Imagine how much damage we could do if we were immortal?  What would there ever be to remind us of our own limitations?  Yet our illusion that we are immortal, that we are gods, persists.  Henri Nouwen puts it this way in his book Reaching Out:

The greatest obstacle to our entering into that profound dimension where our prayer takes place is our all-pervasive illusion of immortality.  At first it seems unlikely or even untrue that we would have such an illusion.... Who thinks that he is immortal?.... Although we keep telling each other and ourselves that we are going to die soon, our daily actions, thoughts and concerns keep revealing to us how hard it is to fully accept the reality of our own statements.

Although we have learned from parents, teachers, friends and many books, sacred and profane, that we are worth more than what the world makes us, we keep giving an eternal value to the things we own, the people we know, the plans we have, and the successes we "collect".  Indeed, it takes only a small disruption to lay our illusion of immortality bare and to reveal how much we have become victimised by our surrounding world suggesting to us that we are "in control".

In other words, we continue to act as if we were gods, as if we could live forever and have absolute control over our environment.  At a personal level this leads us to value the wrong things - to put our income above our relationships, to value things before people, to live for tomorrow not today.  At a social level we treat our planet as if it was inexhaustible, our nation and culture as if it is immutable, other people as if they were instruments to do our will and provide us with comfort.  Our belief in our own divinity is disastrous.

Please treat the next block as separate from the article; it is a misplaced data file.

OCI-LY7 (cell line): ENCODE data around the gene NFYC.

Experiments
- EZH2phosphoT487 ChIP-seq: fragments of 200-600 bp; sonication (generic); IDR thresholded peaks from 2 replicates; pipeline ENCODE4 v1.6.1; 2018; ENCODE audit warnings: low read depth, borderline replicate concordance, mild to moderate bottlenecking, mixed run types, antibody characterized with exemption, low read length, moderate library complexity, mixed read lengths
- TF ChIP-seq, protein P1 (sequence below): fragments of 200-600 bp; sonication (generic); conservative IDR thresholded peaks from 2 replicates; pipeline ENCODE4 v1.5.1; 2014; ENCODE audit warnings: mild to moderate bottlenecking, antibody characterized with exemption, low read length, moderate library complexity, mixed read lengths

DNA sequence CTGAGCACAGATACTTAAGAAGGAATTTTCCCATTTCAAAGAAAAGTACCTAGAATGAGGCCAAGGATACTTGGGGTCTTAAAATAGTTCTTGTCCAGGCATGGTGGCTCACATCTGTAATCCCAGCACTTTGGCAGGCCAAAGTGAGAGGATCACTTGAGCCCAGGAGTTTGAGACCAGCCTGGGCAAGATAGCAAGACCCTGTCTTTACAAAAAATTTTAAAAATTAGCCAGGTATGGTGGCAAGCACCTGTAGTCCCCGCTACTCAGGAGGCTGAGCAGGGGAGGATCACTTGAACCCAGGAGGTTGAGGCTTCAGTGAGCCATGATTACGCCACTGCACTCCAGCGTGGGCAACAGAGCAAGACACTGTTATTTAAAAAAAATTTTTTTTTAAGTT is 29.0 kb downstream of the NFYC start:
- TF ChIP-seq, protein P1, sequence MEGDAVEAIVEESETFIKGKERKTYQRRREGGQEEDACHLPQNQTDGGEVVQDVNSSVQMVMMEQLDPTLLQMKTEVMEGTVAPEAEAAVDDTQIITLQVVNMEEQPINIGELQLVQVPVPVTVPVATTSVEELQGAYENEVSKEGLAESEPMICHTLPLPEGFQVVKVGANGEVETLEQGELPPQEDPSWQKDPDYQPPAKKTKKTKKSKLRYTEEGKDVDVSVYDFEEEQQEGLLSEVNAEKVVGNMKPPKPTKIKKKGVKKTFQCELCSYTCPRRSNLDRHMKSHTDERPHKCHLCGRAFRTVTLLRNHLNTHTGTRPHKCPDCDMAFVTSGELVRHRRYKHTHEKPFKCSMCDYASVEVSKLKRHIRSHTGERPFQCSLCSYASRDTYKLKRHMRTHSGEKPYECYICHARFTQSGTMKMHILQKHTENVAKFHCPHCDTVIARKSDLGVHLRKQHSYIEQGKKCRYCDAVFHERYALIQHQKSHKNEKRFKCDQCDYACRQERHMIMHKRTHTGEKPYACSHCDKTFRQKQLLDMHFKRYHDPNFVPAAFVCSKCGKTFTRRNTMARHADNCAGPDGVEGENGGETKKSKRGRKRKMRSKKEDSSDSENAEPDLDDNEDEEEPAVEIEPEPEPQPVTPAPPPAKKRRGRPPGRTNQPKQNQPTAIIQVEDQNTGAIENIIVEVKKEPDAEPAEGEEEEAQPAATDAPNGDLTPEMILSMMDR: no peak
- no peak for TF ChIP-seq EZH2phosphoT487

Whenever we think like this, the bible reminds us to think again.  James says:

Come now, you who say, ‘Today or tomorrow we will go to such and such a town and spend a year there, doing business and making money.’ Yet you do not even know what tomorrow will bring. What is your life? For you are a mist that appears for a little while and then vanishes.Instead you ought to say, ‘If the Lord wishes, we will live and do this or that.’ 


Or Jesus himself says:

And can any of you by worrying add a single hour to your span of life? And why do you worry about clothing? Consider the lilies of the field, how they grow; they neither toil nor spin, yet I tell you, even Solomon in all his glory was not clothed like one of these.  But if God so clothes the grass of the field, which is alive today and tomorrow is thrown into the oven, will he not much more clothe you—you of little faith?  Therefore do not worry, saying, “What will we eat?” or “What will we drink?” or “What will we wear?”  For it is the Gentiles who strive for all these things; and indeed your heavenly Father knows that you need all these things. But strive first for the kingdom of God and his righteousness, and all these things will be given to you as well.  So do not worry about tomorrow, for tomorrow will bring worries of its own. Today’s trouble is enough for today.

We are often told that living like this is irresponsible, but the truth is that it is the first step on the journey to understanding that we are mortals and to humbling ourselves in the face of the true God.  We cannot worship God unless we accept, not just with our heads but in our hearts, that we are mortal.